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Without knowing more about the exact game you're writing, and how you're writing it, it is very difficult to say generic solutions to your problem. However, you may want to consider this decision you're taking of leaving the networking code to the end, depending on how crucial networking is for your game. What I mean is that, if you're writing a network ...


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I'm in a similar situation, but I'm trying to do a networked simulation more than a game; but I think that my approach may help your design process. My approach is along the line of your comment on IPC (inter-process communication). First, as background I am studying the book "Networked Graphics" by Steed and Oliveira. This provides a good background on ...


1

Most games are interesting if you can play them with friends. Start simple, go complex. You can make the simplest possible game, and test if your friends like it. I bet they will give you more suggestions. KISS principle: keep is simple, stupid (check TeeWorlds for an example). It is much harder to make simple (to play) games, rather than complex and ...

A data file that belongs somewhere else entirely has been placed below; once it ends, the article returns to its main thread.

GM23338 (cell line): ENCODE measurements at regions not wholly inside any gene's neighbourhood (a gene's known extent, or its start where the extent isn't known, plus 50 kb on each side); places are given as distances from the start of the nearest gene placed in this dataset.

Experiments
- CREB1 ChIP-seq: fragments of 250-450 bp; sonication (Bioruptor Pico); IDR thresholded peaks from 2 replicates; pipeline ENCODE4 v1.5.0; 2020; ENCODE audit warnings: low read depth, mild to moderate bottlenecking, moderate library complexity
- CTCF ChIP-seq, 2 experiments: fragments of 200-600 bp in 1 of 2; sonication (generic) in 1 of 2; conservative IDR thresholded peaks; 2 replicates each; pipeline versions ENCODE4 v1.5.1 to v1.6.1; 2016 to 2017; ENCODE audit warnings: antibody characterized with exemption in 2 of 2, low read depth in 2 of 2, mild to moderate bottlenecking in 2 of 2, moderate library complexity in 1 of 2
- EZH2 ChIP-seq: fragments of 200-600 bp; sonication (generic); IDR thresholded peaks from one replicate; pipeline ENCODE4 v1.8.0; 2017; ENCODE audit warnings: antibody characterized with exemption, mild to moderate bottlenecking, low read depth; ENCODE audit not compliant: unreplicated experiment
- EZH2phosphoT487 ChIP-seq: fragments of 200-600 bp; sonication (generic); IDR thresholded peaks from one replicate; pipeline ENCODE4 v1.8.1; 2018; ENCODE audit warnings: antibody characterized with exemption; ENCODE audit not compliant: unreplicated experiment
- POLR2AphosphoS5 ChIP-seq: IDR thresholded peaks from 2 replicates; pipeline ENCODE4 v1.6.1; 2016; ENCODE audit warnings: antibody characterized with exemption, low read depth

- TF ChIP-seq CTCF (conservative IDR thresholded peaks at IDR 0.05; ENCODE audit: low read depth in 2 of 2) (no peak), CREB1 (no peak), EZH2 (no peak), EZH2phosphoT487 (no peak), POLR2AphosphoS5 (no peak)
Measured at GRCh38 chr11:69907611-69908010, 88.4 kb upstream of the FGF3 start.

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Input prediction generally works as following: Client sends commands to Server AND runs the same code as the Server to predict its actions. Client stores a number of timestamped commands. Now in the same step: Client receives new state from server. Client (knows its latency) rolls back in time for [latency] seconds (undo commands relative to [latency] ...


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If you're learning about all this stuff, why not write a simple single-player Version 1, and once that's working, with your deeper knowledge, rethink the whole thing in-depth for Version 2 that will be multi-player?



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